in 1866 was over $1,000,000; that of Vancouver Island nearly $300,000.
The cost of administration was terrific, approximately $1,000,000 a year
for the two governments. At the same time the gold supply of Cariboo,
the life blood of the colonies, was decreasing annually. The population
of the two colonies was going down each year; in 1866 it was less than
ten thousand. By June of that year the exodus from Victoria had
reached alarming proportions. The British Colonist for June 5 records
that the San Francisco steamer was taking away fourteen or fifteen
families, a staggering loss to the weakened colony. At the same time
taxation was grievously heavy. Imports greatly exceeded exports.
There was practically no industry except coal mining upon Vancouver
Island. The mainland was dependent upon gold mining, which, in
spite of the excitements in the Kootenay, the Big Bend, and Omineca,
was rapidly declining. Lumbering had scarcely commenced. Agriculture and fishing were in their infancy.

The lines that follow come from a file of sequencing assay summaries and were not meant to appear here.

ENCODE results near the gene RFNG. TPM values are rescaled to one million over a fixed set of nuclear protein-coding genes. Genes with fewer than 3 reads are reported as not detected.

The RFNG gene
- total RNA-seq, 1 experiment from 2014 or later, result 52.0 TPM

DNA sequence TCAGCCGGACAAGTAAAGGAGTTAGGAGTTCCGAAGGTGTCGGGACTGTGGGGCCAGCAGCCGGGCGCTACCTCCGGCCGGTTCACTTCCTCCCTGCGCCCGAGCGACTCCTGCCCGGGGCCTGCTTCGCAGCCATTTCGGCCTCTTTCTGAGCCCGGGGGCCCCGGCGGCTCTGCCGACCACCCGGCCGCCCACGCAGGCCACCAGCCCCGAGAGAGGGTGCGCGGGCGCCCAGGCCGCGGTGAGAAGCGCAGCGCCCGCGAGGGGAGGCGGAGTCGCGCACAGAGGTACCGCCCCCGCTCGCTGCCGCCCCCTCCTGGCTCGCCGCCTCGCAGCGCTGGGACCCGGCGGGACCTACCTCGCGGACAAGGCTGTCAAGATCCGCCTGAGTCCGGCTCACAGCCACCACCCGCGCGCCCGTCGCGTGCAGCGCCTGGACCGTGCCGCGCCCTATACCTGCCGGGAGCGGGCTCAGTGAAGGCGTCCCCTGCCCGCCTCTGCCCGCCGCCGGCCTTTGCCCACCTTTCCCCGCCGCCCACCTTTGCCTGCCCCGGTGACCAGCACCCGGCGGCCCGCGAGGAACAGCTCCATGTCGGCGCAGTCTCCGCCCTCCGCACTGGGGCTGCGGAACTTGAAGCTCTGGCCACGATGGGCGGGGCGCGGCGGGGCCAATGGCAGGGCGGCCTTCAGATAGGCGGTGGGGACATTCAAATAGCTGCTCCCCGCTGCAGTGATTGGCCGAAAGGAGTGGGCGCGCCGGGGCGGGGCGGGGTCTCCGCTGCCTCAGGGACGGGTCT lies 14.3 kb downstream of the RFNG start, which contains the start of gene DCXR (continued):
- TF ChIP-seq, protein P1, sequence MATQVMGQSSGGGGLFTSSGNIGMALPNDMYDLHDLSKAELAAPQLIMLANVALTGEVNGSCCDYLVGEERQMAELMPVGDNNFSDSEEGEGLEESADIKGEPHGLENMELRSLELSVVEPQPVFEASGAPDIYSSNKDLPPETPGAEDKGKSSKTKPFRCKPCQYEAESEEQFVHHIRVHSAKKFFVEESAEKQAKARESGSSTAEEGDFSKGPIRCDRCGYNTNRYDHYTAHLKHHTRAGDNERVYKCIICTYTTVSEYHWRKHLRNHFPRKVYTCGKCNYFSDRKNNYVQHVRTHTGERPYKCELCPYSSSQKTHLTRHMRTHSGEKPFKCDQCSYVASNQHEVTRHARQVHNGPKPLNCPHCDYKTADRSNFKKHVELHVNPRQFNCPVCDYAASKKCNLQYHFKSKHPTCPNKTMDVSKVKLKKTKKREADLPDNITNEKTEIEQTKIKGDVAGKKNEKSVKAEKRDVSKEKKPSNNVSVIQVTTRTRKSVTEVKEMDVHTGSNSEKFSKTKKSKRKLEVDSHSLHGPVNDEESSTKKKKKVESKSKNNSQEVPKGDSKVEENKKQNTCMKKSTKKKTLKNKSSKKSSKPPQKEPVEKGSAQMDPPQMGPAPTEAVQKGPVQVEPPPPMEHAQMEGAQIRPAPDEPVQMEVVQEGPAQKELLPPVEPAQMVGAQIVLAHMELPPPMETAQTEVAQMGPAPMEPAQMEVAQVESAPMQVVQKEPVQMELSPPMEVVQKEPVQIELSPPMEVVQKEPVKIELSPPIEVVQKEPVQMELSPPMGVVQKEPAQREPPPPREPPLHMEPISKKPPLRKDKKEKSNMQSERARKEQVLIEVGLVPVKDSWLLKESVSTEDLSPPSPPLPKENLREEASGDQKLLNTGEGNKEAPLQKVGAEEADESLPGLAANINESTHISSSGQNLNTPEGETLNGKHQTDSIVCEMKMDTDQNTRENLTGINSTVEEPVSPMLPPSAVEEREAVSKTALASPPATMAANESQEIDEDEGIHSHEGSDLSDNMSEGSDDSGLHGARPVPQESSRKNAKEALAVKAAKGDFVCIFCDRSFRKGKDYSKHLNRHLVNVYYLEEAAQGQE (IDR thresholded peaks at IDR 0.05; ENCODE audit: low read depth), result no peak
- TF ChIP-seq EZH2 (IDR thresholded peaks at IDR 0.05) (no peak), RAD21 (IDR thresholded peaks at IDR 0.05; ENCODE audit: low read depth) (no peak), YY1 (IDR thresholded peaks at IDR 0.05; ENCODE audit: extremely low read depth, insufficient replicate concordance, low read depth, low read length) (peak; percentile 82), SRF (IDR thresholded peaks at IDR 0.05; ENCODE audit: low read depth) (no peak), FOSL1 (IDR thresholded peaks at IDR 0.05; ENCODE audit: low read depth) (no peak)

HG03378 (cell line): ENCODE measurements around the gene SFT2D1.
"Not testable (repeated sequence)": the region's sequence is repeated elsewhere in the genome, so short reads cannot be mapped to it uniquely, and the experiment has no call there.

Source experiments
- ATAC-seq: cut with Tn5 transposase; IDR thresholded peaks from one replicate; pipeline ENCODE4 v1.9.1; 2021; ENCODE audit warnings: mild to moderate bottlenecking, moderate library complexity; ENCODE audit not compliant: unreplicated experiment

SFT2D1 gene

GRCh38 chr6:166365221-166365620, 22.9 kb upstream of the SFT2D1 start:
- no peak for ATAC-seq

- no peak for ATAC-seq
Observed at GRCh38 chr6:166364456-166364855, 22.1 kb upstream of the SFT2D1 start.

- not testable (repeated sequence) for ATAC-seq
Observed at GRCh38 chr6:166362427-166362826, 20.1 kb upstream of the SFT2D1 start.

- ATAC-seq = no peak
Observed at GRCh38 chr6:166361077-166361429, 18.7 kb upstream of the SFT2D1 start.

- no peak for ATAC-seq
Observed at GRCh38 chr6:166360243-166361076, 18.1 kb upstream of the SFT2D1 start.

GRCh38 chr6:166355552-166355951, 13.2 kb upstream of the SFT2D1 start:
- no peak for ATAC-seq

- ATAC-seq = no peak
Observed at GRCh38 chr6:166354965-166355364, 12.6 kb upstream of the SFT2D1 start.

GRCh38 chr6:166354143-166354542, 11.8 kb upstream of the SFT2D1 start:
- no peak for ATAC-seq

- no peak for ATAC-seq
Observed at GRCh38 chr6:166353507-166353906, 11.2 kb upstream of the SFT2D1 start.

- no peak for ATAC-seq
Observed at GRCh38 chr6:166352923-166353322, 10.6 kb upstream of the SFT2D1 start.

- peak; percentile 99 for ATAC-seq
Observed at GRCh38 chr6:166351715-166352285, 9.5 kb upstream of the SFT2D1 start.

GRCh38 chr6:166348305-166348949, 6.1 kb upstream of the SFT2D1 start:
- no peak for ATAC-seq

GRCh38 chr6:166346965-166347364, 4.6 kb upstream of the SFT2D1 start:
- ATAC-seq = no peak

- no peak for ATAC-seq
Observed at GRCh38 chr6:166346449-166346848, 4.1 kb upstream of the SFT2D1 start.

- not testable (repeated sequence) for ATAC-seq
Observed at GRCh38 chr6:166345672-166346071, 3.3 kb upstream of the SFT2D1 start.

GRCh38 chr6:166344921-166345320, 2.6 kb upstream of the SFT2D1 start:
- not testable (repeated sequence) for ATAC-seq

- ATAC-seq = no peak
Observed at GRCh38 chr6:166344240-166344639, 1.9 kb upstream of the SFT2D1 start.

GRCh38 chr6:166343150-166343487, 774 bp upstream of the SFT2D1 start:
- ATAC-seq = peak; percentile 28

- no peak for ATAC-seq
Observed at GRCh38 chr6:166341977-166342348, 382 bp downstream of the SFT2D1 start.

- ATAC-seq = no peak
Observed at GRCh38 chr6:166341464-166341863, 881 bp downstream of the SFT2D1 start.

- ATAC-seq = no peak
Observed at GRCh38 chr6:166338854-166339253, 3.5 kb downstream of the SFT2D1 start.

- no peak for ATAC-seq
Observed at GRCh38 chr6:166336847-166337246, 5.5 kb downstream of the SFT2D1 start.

The British Government in 1866 passed legislation uniting the two
^Driginal letter in the Archives of British Columbia. According to Mr.
Stanley Deaville of Victoria, B.C., who is making a special study of the postal
history of British Columbia, letters were sent from Victoria to San Francisco
at the following tariff: Colonial rate, 3d., American rate, in U.S. stamps, 3
cents, express charge, 7 cents.
colonies. But the forced union did not bring relief. The governorship of Vancouver Island was abolished. Governor Seymour of
British Columbia, who was placed in charge of the united colony, was
not the type of man to initiate necessary economies in administration.
The colony was still taxed to support a host of unnecessary officials
whom the weak, but well intentioned governor would not dismiss.
Vancouver Island by the terms of the union lost her legislature and
her free port, was forced to accept the British Columbian tariff, and,
in a word, her identity was merged with that of British Columbia. For
a time New Westminster was the capital of the united colony, and it